The Growth of Social Anxiety in the Workplace

Updated on October 5, 2019
JE Stanway profile image

J.E Stanway has had social anxiety all her life and has worked in customer service since the age of thirteen.

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Anxiety is a mental health issue that has heavily increased over the years, and social anxiety, in particular, is a burden for many of us who work in a customer based environment. As a person who deals with social anxiety and works as a barista for a living, this is a constant issue in my own working life.

According to Canada.ca, "In 2013, an estimated 3 million Canadians (11.6%) aged 18 years or older reported that they had a mood and/or anxiety disorder."

As these statistics continue to rise, employers are going to continue to have more and more employees that struggle with mental health. Our world is increasingly becoming more connected and jobs have changed so much, that for this new generation of workers, it's nearly impossible to find a job that doesn't revolve around interacting with people on a day to day basis.

CTV News reported in 2017 that in the top 10 occupations in Canada, retail and customer service positions rank at #3 for men and #1 for women. These jobs are considered the most attainable for the average person. In practice, this means that a large percentage of those who struggle with social anxiety, depression, OCD and other mental health issues are being thrust into high-stress work environments in customer service.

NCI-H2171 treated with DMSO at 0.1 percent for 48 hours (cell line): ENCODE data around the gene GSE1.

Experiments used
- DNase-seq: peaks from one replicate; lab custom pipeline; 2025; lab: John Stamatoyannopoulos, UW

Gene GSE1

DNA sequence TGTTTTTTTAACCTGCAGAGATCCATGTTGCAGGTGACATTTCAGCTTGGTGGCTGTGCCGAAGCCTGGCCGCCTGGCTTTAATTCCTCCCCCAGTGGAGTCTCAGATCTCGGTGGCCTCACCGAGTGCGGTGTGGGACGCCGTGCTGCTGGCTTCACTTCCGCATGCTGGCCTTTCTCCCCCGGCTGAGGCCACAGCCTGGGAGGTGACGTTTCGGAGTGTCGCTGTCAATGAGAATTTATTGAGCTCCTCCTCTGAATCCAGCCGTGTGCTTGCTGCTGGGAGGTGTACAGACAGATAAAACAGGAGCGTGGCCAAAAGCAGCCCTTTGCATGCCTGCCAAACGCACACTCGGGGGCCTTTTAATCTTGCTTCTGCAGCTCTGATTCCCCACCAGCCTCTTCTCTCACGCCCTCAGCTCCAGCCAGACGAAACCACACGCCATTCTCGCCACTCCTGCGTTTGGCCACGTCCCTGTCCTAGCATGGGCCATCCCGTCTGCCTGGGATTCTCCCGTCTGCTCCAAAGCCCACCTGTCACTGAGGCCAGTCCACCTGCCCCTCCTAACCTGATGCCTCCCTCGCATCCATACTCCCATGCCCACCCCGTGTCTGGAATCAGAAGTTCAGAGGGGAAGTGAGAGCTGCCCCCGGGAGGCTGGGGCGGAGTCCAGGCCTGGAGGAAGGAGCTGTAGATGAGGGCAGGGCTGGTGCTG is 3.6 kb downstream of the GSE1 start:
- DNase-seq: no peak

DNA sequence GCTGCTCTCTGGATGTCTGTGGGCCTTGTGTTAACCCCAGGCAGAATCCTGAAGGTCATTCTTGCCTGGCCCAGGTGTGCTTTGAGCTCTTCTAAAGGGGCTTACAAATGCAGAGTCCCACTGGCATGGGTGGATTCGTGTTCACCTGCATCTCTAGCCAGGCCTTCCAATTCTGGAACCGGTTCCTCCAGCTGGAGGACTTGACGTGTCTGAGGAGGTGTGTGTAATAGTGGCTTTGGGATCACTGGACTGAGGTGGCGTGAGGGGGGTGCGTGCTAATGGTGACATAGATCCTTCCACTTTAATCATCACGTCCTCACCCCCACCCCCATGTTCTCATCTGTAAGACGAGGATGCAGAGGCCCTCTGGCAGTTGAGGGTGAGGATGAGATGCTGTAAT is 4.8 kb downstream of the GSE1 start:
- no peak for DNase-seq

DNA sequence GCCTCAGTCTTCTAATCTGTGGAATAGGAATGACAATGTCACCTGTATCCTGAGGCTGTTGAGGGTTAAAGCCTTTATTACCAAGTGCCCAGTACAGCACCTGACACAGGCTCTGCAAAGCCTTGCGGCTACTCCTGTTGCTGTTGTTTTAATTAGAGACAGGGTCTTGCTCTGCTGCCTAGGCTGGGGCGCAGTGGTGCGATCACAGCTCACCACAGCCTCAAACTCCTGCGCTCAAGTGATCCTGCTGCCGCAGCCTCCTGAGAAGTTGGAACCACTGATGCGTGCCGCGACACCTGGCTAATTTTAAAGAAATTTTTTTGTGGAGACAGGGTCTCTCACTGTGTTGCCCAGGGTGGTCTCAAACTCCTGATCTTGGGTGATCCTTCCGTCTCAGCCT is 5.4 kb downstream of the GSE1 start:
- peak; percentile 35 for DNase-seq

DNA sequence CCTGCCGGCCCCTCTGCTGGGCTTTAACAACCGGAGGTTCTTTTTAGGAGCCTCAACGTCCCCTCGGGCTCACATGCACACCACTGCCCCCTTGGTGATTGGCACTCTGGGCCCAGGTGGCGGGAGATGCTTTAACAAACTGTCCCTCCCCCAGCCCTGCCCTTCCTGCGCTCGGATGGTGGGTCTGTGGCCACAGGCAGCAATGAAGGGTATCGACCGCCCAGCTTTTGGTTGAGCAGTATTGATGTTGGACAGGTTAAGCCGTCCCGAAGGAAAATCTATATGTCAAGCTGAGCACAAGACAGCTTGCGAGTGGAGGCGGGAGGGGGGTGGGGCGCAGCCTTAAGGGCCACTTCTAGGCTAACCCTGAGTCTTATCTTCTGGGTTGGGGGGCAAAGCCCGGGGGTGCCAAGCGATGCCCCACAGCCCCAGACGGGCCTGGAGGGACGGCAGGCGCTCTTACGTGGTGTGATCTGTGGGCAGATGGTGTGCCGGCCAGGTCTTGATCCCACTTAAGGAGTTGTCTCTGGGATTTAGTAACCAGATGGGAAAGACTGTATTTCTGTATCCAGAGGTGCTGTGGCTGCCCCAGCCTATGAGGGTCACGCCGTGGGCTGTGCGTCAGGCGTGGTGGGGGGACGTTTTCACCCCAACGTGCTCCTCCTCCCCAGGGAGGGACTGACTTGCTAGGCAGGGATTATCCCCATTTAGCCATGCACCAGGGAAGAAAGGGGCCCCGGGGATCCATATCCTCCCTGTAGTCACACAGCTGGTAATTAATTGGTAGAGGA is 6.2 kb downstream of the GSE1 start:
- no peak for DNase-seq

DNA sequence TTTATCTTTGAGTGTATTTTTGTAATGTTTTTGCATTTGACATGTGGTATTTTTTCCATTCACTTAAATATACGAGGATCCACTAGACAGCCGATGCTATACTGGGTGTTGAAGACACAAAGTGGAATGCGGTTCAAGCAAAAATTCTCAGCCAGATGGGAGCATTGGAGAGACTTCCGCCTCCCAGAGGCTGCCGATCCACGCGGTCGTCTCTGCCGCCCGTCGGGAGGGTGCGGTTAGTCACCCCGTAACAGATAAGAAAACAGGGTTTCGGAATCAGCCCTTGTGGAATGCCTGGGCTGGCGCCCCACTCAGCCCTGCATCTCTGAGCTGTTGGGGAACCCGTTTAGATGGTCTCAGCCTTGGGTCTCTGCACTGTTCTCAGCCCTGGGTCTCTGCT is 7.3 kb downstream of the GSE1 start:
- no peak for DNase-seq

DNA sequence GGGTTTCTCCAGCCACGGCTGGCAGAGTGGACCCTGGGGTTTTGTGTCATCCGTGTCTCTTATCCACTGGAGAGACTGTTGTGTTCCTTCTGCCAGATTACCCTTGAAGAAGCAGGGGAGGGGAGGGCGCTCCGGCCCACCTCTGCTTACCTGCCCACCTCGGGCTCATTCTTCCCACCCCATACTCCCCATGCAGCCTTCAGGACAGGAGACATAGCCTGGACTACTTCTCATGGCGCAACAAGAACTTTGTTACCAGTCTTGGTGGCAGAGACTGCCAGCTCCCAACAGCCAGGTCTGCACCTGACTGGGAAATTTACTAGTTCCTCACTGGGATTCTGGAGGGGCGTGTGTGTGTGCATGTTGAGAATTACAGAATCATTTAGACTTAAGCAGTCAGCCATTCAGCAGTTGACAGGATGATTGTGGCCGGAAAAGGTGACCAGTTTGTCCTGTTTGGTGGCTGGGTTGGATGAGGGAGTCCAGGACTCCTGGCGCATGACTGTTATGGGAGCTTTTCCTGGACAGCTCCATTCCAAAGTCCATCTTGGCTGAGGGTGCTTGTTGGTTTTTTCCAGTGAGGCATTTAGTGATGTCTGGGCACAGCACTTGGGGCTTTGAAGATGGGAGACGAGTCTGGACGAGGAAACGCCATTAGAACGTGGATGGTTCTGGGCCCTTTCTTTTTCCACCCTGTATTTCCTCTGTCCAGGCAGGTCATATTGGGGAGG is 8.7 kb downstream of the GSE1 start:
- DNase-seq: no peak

Now, of course, mental health should never be used as an excuse not to exhibit work ethic. And unfortunately, many interpret genuine cases of social anxiety as an employee making excuses not to work, or to seek attention or special treatment. This is why it is vitally important for business owners and employers to educate themselves on mental health, so as to approach each individual case with the seriousness it deserves. In 2017, in an interview with Refinery29.com, writer Ahnya Hamilton spoke about her experience having social anxiety paired with working in customer service. She relates:

"People think it's just an extreme case of social awkwardness. It's not. It's overthinking everything said to and by you. It's not being able to look people in the eyes when talking. It's having to mentally prepare yourself to say a simple greeting to a customer. It's your body shaking when a customer tries to start a conversation with you. It's a depressive episode when you feel like a failure for not being able to hold a simple conversation. It's anxiety when you're asked a question by a customer that you don't know the answer to."

What Businesses Can Do for Those With Social Anxiety

As is stated above, many interpret anxiety attacks and responses in the wrong way. Happily, as we learn more about mental disorders, many workplaces are becoming more sensitive to this real and impactful issue. The same article by Refinery 29 states earlier in their interview that many workplaces are beginning to offer Mental Health Days in their benefits packages. These are treated with the same courtesy as a sick day, with the hope that the person undergoing a bad mental episode will return refreshed and in a better state of mind. Similarly, many businesses allow their workers to take a sick day or have their shift covered if they aren't in a good emotional or mental state. My place of work is accommodating in this fashion.